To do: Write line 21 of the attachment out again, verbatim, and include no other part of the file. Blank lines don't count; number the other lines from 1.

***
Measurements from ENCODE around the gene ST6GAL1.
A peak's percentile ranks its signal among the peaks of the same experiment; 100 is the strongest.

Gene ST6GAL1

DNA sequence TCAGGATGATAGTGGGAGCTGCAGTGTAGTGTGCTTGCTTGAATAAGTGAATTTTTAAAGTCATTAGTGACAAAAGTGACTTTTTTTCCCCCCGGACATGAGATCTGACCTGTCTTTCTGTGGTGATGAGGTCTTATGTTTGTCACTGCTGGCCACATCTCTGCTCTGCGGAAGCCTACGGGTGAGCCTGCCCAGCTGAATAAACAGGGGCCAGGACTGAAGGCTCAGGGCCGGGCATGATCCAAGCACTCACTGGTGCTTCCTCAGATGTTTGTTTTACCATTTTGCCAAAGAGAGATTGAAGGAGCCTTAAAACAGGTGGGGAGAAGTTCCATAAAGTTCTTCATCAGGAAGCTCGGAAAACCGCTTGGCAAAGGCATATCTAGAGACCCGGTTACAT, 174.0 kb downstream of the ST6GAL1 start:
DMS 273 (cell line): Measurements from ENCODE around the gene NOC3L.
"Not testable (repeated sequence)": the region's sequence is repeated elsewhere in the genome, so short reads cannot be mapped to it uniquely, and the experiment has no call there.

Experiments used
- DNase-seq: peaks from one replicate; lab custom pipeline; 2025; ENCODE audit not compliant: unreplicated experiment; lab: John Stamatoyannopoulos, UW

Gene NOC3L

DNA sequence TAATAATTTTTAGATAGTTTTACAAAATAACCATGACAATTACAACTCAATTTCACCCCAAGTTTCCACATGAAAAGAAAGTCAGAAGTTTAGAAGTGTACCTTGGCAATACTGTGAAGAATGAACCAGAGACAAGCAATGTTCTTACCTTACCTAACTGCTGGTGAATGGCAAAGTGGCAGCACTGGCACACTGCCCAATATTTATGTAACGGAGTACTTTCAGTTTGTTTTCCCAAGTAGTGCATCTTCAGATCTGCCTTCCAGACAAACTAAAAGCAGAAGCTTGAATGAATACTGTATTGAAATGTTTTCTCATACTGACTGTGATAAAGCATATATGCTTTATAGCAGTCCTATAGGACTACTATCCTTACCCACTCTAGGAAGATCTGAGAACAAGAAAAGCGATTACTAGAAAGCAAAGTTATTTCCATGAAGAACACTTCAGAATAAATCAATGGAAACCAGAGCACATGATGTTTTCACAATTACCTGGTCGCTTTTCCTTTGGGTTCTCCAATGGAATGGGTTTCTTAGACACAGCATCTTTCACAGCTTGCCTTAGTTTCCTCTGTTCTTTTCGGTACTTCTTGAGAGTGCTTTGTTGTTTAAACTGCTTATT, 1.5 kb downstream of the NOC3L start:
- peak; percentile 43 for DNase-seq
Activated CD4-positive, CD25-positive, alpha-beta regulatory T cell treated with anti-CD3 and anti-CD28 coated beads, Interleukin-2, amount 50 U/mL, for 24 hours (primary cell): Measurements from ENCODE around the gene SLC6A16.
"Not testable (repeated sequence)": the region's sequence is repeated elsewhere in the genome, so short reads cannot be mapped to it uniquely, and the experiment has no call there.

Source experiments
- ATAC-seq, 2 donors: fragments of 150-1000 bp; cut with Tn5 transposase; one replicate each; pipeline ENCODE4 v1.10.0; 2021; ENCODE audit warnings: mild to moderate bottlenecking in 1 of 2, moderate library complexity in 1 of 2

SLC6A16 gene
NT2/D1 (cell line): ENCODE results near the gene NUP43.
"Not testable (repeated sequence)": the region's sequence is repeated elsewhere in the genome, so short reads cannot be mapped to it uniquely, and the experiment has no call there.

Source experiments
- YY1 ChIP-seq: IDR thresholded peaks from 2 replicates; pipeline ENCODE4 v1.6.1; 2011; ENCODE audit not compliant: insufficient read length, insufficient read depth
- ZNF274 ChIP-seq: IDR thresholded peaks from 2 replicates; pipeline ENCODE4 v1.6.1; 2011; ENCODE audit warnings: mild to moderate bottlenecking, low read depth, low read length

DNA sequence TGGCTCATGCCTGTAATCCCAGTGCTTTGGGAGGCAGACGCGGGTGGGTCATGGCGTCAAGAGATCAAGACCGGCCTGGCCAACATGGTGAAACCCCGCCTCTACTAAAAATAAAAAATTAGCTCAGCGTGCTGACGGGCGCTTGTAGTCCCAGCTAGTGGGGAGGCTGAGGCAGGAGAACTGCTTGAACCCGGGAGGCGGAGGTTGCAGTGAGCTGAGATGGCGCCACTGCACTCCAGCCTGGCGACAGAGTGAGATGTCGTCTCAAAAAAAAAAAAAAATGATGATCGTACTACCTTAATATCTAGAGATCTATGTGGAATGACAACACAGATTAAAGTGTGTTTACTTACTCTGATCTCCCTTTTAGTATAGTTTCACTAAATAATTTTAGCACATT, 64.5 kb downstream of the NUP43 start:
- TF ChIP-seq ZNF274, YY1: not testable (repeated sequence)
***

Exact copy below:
- ZNF274 ChIP-seq: IDR thresholded peaks from 2 replicates; pipeline ENCODE4 v1.6.1; 2011; ENCODE audit warnings: mild to moderate bottlenecking, low read depth, low read length